Alright, time for a more serious topic- yes, even more serious than my injury ;) Lately I've been struggling with comparing myself to other runners- whether it be people I know personally, people I don't know at the gym, or other running bloggers I've never even met. And I know I'm not the only one who struggles with this. Racing brings out the competitive nature in all of us, whether we're racing against others to place in our age group, or just racing against ourselves for a new PR. It can be disappointing when we don't meet a time goal, especially if someone running their first race ever makes the time goal we missed look silly. Or if someone runs a much better time than you (a time you'd kill for!) and yet they're disappointed about it. But that's the thing- we all fall differently on the spectrum when it comes to talent. For example, I just read in the most recent issue of Runner's World that if you can run a sub-25:00 5K, you're a "serious runner." I was confused- by whose standards am I a "serious runner?" I definitely don't consider myself one, but I know that some of my friends might, based solely on my race times. In comparison, I consider women who run sub-20:00 5Ks serious runners. It's all about personal perception. Another example- last fall while running a half-marathon, I passed two girls with shirts on that said "Friends don't let friends run 5Ks." I wanted to smack them across the face- especially since I had three friends who were running their first ever 5K that day, which is a HUGE accomplishment!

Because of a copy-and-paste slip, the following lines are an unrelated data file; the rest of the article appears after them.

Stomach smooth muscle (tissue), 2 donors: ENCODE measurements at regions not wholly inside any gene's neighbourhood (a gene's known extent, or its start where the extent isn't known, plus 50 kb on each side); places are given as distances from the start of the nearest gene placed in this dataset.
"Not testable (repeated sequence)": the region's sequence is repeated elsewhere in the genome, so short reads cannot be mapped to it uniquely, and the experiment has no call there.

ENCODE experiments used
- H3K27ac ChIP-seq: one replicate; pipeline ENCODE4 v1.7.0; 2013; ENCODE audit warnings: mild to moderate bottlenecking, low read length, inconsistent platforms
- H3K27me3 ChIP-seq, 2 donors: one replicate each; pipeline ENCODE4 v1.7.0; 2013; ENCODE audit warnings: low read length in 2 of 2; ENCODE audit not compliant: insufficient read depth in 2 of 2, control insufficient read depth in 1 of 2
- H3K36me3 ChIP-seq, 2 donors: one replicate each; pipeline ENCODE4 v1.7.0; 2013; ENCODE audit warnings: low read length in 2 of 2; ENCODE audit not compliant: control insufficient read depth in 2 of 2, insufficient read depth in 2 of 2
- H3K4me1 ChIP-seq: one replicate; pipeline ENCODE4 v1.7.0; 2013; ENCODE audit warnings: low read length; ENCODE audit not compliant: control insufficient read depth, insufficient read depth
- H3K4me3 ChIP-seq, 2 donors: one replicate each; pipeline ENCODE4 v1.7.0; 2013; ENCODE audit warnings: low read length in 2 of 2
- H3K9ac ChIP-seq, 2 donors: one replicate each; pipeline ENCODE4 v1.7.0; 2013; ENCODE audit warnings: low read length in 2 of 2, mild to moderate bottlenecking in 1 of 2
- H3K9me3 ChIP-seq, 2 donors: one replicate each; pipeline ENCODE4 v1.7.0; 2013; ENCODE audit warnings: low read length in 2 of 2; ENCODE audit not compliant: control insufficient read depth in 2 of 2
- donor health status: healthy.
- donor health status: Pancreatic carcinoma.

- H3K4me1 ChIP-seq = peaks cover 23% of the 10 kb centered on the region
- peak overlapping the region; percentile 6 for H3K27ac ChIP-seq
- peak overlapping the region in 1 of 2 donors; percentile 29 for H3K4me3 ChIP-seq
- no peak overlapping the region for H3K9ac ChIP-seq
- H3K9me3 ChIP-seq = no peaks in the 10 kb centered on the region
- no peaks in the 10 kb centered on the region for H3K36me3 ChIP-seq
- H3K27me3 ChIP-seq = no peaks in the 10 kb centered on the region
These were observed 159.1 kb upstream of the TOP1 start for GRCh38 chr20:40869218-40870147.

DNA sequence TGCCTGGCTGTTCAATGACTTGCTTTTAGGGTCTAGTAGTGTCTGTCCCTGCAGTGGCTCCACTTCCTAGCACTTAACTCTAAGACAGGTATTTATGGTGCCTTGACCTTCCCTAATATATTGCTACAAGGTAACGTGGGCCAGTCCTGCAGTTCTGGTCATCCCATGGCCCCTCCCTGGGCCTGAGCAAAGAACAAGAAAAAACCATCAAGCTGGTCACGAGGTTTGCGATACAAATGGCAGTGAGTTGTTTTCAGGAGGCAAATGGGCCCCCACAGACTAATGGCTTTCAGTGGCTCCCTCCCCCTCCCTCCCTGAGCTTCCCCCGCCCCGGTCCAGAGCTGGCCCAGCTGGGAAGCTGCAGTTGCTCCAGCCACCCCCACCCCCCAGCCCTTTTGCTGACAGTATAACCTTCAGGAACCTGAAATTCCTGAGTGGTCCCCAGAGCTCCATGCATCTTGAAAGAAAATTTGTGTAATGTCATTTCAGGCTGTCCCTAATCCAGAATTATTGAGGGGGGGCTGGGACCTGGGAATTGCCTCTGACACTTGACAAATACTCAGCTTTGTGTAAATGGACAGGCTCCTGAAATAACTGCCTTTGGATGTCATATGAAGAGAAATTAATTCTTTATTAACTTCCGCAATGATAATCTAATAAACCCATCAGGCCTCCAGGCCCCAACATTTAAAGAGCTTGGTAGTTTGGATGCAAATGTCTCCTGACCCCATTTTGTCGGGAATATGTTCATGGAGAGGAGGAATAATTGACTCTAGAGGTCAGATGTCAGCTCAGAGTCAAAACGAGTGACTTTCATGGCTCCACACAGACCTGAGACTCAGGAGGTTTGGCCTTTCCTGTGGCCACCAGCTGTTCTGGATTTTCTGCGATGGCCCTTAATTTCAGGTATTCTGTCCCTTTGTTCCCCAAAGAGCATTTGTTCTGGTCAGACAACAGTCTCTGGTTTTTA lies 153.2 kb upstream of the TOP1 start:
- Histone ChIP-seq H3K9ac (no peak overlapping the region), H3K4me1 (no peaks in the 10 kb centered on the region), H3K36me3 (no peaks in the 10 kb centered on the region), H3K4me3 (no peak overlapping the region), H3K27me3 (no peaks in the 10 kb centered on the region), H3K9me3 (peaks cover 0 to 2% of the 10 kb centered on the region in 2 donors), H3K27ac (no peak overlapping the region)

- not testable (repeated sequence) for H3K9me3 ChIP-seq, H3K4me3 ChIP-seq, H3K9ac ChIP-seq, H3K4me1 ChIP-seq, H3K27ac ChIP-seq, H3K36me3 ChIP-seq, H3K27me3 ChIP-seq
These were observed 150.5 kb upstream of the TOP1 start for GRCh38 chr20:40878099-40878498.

My point is, some of us have to work really hard for a sub-30:00 5K, while others might run a sub-2:00 half marathon with minimal training. But as one of my friends told me today, it's those of us who have to work harder for our goals that achieve the greater satisfaction. I definitely think a sub-1:50 half marathon is within my reach, once I'm 100% again. Even though that may not be fast by some people's standards, I've worked hard for it, and endured injuries for it. And when I DO run a sub-1:50 half, I'm going to be ecstatic about it, no matter what everyone else's finishing times are. But first I have to focus on getting healthy :)

What was the highlight of your week?

Any long runs/races this past weekend?

Have you ever struggled with comparing yourselves to other runners?


  1. Great blog Aimee!! I've heard mixed things about chi, if it helps with your ITBS them I say go for it though!!